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History

"One generation passeth away, and one generation cometh."
- Ecclesiastes 1:4

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Who were the Ferree's?
The Huguenots were French Protestants who followed the teachings of John Calvin and because of religious persecution were forced to flee France in the sixteenth and seventeenth centuries. The Ferrees were Huguenots from France.

France was unofficially ruled by the Catholic Church. The Protestant Reformation begun by Martin Luther about 1517 spread rapidly in France. The new "reformed religion" was practiced by many of the French nobility to which the Ferree family belonged. Followers of this new Protestantism were soon accused of heresy against the Catholic government and in 1536 a General Edict was issued urging extermination of the Huguenots. The Edict of Nantes in 1598 allowed the Huguenots limited religious freedom. The Revocation of the Edict of Nantes in 1685 rekindled persecution of the Huguenots and thousands fled France.

The family Ferre des Ferris enjoyed in the 13th century the titles and privileges reserved for the nobility "of knightly origin" and can be considered one of the oldest families of lower Normandy. The earliest known member of the family was Robert Ferre des Ferris, son of Raoul (or Rodolphe) Ferre. Confirmation of the presentation of several estates at Forchamps to Robert by his father can be found in the Archives of St. Lo. We have no direct line until Jean (Fuehre) LaVerre, a French Protestant of Picardy, who moved to Flanders at the Revocation of the Edict of Nantes. Jean LaVerre had a son named Daniel. Our ancestry, as known today, begins with him.

What about the life of Daniel & Marie Warenbuer Ferree?
Daniel LaVerre (Ferree) is thought to have been born about 1646 in Picardy, France and thought to have been a wealthy silk manufacturer. His family was listed in the Patrician ranks of French nobility. Daniel married Marie Warenbuer. Their home and business were located in Landau, Bavaria, which was then a part of France. They became parents of six children: Daniel, Catherine, Mary, John, Jane, and Philip. Daniel and Marie were Calvinist Protestants which posed a threat to their lives and property. They were forced to flee France. There are conflicting versions of the dates and destinations of the Ferree family's journey to safety. One tradition is they escaped from Landau, in the darkness of night, and fled to Strasbourg where they remained for a time. It was here they met Isaac LeFevre who also fled when his family was martyred. The Ferree's "adopted" him. He later married their daughter, Catherine. From Strasbourg, it is thought, they went to Lindau on the border of Switzerland and then to Steinweiler, Billingheim, in the Palatinate. Their youngest son, Philip, was born in Steinweiler about 1686. It is believed Daniel may have died there about 1707. The following is written in a book titled "The French Blood in America" by Fosdick.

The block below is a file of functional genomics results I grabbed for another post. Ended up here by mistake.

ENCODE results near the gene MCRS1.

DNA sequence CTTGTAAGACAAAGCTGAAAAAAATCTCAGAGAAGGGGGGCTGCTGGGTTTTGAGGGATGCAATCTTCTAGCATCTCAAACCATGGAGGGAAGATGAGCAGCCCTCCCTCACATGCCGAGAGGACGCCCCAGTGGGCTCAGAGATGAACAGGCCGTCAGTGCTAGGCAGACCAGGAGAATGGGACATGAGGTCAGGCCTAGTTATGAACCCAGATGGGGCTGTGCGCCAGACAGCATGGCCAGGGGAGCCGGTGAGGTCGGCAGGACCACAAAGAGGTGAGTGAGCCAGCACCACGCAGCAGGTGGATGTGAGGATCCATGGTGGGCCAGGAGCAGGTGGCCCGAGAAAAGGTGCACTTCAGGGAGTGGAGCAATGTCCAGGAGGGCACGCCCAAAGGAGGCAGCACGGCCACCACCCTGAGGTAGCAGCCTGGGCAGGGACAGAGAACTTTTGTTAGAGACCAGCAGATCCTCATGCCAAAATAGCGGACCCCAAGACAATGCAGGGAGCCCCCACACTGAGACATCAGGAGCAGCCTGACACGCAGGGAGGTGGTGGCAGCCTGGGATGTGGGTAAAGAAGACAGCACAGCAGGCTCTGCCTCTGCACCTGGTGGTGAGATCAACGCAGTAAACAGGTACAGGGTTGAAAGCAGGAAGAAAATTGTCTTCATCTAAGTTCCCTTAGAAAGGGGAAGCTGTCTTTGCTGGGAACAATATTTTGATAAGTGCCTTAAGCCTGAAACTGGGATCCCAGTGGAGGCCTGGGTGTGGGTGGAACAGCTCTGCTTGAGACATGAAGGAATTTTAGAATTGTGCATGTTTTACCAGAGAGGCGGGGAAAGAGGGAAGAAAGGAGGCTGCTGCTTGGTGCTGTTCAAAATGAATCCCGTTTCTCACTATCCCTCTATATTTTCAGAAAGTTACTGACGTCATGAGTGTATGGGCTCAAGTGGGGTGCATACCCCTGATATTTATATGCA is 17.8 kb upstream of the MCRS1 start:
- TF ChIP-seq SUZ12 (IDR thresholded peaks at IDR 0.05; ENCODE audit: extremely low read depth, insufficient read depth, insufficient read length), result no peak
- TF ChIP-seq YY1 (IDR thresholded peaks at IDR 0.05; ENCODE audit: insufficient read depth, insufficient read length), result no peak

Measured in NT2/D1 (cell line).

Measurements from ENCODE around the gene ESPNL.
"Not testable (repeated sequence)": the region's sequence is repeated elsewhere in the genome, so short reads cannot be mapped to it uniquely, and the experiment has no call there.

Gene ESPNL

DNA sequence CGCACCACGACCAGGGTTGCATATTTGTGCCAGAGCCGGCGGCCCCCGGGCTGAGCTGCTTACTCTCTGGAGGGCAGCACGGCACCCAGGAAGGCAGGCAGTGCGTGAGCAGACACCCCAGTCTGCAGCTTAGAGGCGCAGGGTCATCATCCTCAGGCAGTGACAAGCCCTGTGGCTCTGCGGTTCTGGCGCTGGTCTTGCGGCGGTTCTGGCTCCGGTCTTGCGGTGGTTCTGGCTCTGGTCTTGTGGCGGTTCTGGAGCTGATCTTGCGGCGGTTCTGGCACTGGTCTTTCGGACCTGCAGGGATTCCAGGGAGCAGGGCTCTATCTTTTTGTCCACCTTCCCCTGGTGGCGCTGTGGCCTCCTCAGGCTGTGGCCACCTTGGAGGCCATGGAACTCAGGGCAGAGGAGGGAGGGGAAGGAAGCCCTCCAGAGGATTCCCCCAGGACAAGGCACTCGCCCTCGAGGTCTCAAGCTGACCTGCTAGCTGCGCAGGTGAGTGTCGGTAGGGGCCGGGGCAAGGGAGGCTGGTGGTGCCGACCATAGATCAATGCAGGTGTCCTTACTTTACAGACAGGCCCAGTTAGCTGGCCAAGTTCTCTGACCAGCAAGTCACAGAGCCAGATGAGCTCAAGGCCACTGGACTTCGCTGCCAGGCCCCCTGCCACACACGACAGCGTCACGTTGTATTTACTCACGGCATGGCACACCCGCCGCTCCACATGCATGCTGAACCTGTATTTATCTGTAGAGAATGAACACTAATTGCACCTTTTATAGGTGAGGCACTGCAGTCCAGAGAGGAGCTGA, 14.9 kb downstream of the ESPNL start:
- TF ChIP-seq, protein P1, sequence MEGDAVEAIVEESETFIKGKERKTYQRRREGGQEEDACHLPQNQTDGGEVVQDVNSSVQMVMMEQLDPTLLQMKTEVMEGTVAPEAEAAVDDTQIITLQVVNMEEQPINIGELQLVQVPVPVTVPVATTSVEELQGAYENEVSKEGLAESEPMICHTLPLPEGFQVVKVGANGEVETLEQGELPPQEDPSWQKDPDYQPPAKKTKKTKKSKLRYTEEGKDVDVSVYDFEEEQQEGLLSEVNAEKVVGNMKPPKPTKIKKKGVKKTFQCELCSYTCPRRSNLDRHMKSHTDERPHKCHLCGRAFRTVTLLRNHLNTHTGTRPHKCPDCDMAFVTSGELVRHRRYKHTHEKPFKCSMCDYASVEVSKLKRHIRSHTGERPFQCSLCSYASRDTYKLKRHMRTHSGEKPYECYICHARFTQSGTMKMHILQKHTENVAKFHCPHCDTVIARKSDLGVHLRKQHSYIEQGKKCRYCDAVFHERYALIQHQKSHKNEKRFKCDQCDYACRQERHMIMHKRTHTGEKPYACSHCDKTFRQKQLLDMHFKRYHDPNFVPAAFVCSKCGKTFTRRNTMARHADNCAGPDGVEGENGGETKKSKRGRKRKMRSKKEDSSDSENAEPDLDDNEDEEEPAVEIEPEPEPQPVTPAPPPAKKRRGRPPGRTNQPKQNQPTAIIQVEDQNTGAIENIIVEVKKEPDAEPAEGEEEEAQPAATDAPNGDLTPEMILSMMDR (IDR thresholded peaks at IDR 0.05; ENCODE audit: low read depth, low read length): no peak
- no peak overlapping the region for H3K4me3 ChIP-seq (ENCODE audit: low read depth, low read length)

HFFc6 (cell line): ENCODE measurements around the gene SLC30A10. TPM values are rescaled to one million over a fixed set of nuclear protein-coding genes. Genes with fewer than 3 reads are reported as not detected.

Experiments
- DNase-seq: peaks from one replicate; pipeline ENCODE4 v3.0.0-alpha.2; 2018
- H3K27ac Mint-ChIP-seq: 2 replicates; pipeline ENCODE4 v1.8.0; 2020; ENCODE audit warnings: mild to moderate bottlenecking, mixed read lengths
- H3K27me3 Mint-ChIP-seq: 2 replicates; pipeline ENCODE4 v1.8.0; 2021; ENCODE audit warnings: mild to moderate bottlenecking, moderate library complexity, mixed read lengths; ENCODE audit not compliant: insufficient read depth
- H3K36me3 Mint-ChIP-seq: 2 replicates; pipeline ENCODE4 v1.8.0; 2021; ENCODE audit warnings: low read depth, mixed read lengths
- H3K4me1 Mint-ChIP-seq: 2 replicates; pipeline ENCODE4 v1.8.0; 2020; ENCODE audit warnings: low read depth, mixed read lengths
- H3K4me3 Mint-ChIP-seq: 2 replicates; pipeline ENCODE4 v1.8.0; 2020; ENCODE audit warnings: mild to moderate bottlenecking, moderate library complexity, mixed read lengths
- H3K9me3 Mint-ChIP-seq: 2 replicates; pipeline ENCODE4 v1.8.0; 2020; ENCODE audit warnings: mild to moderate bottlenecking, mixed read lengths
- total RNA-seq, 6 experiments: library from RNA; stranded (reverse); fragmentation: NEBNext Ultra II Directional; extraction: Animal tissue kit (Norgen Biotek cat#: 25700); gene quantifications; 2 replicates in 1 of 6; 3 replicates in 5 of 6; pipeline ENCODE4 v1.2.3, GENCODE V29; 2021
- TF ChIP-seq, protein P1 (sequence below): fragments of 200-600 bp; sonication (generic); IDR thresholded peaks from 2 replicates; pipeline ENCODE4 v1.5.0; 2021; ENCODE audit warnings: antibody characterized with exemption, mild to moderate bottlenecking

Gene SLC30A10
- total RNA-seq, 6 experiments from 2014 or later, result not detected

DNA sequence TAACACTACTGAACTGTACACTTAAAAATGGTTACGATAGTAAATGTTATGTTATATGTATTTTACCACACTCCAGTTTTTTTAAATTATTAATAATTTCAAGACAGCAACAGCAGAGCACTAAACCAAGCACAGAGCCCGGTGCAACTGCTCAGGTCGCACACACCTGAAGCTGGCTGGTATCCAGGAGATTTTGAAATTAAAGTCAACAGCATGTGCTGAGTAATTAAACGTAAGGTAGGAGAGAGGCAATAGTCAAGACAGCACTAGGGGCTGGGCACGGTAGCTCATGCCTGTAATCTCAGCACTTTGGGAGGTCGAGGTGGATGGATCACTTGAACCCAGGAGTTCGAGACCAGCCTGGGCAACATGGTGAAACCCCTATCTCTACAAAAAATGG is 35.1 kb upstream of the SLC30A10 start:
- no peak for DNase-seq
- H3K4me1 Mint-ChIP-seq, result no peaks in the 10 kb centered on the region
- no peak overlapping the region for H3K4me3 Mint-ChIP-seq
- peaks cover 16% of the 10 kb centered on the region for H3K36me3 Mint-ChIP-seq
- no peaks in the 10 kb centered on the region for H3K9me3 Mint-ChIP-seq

"The Ferree family was from an old and noble family of Normandy, and at the time of the Revocation of the Edict of Nantes, Daniel, one of the best representatives of the family, was a silk manufacturer of wealth and influential position. Owing to his prominence and the staunchness he displayed in clinging to his faith, he was marked by the dragoons for the bitterest persecution. To save his wife, Mary, and his six children from the abuse and insults of the troopers, he managed to convey them secretly to Strasbourg, where they were in comparative safety. Remaining here for some time, the Ferree's moved to Billingheim in the Palatinate. Here Daniel died. The leadership now devolved upon Mary Ferree, and the difficulties of her position cannot be well overestimated; an exile from her native land and, living amongst strange people, and with but scant means with which to provide for her family . . ."